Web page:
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NEWS
January 12, 2011 | By Mary Forgione, Tribune Health
It was a photo of 8-month-old Brendan Shannon that provided the most telling evidence that something was wrong with one of his eyes. The problem was noticeable but not enough to ring alarm bells for his parents. That would come later. Brendan was diagnosed with retinoblastoma, an eye cancer that can give the eye a milky-white appearance. In this Chicago Tribune story, his mother says only after an initial diagnosis did she go back and look at photos of her young son. "I wanted to throw up," said Danielle, 31, a former graphic designer.
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BUSINESS
March 5, 2014 | By Ricardo Lopez
Rancho Feeding Corp., the Bay Area slaughterhouse that recalled nearly 9 million pounds of beef products last month, sold some meat that came from cows with eye cancer, according to documents obtained under the Freedom of Information Act. Meat processed by Rancho Feeding was sold to thousands of retail stores, including Kroger, Food 4 Less and Wal-Mart as well as smaller meat markets that cater to Latino customers. The Rancho Feeding recall has also led to a voluntary recall by Nestle of its Philly Steak and Cheese flavored Hot Pockets after it discovered a supplier had bought meat from Rancho Feeding.
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SCIENCE
March 22, 2008 | From Times Staff and Wire Reports
An experimental technique for a rare eye cancer has saved some children from losing their eyes and even restored vision in a few cases, U.S. researchers said this week at a Washington meeting of the Society for Interventional Radiology. After threading a catheter through the body to the eye, doctors delivered a drug directly to retinoblastoma tumors through an artery. This allowed them to administer a much larger dose of the chemotherapy drug melphalan, made by GlaxoSmithKline under the brand name Alkeran, than is normally given intravenously, they said.
NEWS
April 9, 2013 | By Karen Kaplan
Researchers have already uncovered worrying signs that exposure to traffic - and the vehicle emissions that come with it - can increase a child's risk of developing asthma and autism . Now comes evidence that it may make children more susceptible to certain kinds of cancers. Researchers used the California Department of Transportation's computer model of traffic-related air pollution to estimate pollution exposure in communities across the state. They also used the California Cancer Registry to identify 3,590 children born between 1998 and 2007 who were diagnosed with some type of cancer.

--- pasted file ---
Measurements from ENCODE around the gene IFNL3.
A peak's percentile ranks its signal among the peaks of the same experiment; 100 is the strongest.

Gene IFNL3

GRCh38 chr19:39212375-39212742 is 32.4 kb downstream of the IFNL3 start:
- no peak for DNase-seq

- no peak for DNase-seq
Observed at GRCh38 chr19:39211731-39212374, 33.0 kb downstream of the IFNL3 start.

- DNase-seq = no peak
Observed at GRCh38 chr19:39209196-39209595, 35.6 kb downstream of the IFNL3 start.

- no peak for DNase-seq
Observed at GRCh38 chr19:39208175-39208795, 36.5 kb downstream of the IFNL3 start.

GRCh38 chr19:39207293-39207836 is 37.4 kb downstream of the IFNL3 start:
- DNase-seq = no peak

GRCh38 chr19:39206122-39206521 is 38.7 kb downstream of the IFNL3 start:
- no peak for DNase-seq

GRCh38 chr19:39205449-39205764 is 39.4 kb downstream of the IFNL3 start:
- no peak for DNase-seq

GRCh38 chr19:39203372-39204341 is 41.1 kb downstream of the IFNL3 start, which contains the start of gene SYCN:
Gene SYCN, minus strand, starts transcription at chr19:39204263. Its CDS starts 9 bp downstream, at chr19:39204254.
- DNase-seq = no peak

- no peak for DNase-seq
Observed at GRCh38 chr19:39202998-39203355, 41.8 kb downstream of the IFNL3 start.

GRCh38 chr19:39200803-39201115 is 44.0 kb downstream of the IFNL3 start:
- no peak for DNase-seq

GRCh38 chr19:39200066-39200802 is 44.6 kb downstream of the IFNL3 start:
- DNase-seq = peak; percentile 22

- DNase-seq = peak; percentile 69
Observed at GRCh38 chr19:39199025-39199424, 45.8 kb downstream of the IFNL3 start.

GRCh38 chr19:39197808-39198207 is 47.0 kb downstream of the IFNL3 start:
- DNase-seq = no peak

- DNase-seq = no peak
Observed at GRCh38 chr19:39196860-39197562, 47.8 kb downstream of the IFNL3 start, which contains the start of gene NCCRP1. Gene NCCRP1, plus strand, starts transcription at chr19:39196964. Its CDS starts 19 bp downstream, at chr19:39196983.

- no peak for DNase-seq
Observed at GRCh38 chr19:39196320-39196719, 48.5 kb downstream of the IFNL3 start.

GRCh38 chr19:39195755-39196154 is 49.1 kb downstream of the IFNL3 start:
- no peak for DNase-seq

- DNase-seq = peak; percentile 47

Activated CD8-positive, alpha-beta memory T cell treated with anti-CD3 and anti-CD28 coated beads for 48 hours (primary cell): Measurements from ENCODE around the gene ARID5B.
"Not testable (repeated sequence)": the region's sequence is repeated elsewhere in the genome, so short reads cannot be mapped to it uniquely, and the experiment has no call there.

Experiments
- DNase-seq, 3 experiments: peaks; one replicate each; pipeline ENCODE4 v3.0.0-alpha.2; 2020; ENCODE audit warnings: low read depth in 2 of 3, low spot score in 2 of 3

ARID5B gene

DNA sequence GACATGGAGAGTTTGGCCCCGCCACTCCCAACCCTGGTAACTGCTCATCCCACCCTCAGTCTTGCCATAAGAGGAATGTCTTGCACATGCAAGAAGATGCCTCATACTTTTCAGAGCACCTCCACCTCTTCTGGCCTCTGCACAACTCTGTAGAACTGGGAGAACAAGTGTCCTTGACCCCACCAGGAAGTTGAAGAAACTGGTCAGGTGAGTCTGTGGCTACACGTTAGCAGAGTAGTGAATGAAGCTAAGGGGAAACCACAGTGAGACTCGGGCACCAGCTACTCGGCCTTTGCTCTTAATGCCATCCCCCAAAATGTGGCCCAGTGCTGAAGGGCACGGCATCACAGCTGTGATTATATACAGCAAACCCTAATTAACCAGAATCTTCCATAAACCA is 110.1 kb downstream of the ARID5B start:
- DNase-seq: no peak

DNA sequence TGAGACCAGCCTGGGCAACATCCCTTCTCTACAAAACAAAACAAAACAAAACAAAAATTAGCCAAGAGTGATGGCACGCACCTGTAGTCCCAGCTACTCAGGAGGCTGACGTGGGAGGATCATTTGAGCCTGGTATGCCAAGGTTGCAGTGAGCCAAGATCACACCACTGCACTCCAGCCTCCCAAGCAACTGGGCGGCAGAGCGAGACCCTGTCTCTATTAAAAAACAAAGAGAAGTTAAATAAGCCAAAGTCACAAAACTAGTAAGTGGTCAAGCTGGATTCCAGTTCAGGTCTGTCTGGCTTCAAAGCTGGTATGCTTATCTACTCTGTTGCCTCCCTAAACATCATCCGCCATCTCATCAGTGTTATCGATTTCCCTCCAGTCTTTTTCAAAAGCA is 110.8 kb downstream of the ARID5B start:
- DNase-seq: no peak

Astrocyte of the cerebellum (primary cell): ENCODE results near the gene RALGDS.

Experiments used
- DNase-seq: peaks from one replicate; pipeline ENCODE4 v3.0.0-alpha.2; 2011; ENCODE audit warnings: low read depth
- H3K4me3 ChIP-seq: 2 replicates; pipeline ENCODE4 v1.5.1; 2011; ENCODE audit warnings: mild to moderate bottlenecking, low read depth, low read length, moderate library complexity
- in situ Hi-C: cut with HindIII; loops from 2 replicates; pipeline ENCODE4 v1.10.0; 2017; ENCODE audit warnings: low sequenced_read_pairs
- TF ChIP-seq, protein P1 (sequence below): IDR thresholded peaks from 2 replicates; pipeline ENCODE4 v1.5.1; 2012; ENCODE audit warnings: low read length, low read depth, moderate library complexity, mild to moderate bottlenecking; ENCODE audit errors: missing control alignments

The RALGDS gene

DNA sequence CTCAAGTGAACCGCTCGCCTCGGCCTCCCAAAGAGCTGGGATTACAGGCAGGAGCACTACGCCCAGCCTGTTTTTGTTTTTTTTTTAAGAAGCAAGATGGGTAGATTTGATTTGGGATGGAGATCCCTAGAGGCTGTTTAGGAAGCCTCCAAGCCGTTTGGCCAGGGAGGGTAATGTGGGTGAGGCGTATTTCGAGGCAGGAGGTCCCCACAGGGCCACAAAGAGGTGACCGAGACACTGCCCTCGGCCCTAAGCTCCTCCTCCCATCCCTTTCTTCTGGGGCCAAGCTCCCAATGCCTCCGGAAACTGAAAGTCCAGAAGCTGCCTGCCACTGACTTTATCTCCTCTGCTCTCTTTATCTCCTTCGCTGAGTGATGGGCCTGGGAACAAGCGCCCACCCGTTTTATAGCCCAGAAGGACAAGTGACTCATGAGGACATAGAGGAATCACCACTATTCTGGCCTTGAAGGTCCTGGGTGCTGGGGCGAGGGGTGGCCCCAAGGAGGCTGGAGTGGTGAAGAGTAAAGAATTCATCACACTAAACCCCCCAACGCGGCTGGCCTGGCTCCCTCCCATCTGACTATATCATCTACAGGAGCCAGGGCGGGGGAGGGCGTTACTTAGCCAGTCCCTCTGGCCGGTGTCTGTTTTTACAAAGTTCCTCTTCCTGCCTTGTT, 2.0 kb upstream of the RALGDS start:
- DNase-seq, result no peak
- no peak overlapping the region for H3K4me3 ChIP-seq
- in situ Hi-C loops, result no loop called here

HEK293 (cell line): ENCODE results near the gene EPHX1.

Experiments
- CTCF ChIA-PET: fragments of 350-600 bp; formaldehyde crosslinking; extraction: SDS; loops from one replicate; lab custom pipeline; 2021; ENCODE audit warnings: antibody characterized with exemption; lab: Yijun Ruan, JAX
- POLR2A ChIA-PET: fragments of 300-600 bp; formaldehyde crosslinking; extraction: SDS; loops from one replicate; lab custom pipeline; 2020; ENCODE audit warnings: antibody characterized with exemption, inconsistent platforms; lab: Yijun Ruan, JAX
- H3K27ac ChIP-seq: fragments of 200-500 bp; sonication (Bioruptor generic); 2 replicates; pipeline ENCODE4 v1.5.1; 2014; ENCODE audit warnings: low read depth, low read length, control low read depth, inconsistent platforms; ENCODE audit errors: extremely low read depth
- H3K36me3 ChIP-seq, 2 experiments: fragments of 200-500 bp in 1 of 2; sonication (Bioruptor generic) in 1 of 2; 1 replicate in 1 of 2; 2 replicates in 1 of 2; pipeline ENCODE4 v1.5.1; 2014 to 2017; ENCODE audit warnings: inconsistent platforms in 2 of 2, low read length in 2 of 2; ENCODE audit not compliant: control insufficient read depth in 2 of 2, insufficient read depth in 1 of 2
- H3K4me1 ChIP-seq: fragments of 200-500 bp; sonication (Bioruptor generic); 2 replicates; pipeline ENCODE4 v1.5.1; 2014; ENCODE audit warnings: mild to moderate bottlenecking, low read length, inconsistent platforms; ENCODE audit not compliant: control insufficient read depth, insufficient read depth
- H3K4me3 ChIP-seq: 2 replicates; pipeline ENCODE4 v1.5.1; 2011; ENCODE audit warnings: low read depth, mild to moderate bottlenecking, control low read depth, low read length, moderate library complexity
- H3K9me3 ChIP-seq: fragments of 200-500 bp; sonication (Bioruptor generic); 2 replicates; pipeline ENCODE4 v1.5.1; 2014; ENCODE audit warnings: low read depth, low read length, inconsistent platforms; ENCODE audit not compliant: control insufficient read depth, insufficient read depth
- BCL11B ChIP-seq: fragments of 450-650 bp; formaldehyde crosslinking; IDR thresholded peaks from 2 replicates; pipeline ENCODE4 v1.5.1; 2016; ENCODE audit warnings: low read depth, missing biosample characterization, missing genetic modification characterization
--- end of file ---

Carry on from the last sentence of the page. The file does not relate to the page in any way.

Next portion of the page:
NEWS
September 26, 1985 | ALLAN PARACHINI, Times Staff Writer
A new potential danger for sun worshipers--eye cancer--has been identified by medical researchers. And they urge people in southern climates who spend a great deal of time outdoors to wear hats, visors and good quality sunglasses that cut out at least 99% of ultraviolet rays.
BUSINESS
March 5, 2014 | By Ricardo Lopez
Rancho Feeding Corp., the Bay Area slaughterhouse that recalled nearly 9 million pounds of beef products last month, sold some meat that came from cows with eye cancer, according to documents obtained under the Freedom of Information Act. Meat processed by Rancho Feeding was sold to thousands of retail stores, including Kroger, Food 4 Less and Wal-Mart as well as smaller meat markets that cater to Latino customers. The Rancho Feeding recall has also led to a voluntary recall by Nestle of its Philly Steak and Cheese flavored Hot Pockets after it discovered a supplier had bought meat from Rancho Feeding.
CALIFORNIA | LOCAL
November 14, 1996 | From Times staff and wire reports
Researchers from Childrens Hospital Los Angeles say they have developed the most significant advance in the treatment of retinoblastoma--a genetically caused eye cancer--in 40 years. Dr. A. Linn Murphree and Dr. Judith Villablanca report in this month's Archives of Ophthalmology that they were able to successfully treat 170 young patients with the technique, which involves intensive chemotherapy, without using significant amounts of radiation.
HEALTH
June 30, 2003 | Garret Condon, Hartford Courant
Ray-Ban is promoting three styles of sunglasses "that represent the spirit of each angel" in the sequel "Charlie's Angels: Full Throttle." These designer shades will share the shelves with sunglasses from "The Matrix Reloaded" and will compete next month with Sama Eyewear's "Terminator 3" sunglasses. Promoting the use of sunglasses may be Hollywood's biggest contribution to the well-being of moviegoers.
CALIFORNIA | LOCAL
August 20, 1990 | Compiled from Times staff and wire reports
An anti-cancer gene that helps guard against lung and breast cancer may perform its lifesaving function by shutting down a gene that helps stimulate cell growth, researchers said last week. Researchers have suspected that an anti-cancer gene, called the retinoblastoma gene, might act by shutting off one or more cell-growth genes. But they didn't know which ones.
SPORTS
March 19, 2012 | By Mark Medina
In less than a week, Derek Fisher went from leading the Lakers locker room to suddenly looking for work. The Houston Rocketsofficially waived him Monday, four days after the Lakers traded Fisher and a first-round pick for Jordan Hill. Under the new collective bargaining agreement, Fisher can sign with any team except for the Lakers once he clears waivers Wednesday. A statement released through his business manager Sunday evening indicated Fisher reached a buyout with the Rockets partly because "Derek's desire to win a sixth championship is what drives him and will continue to drive him as he moves forward.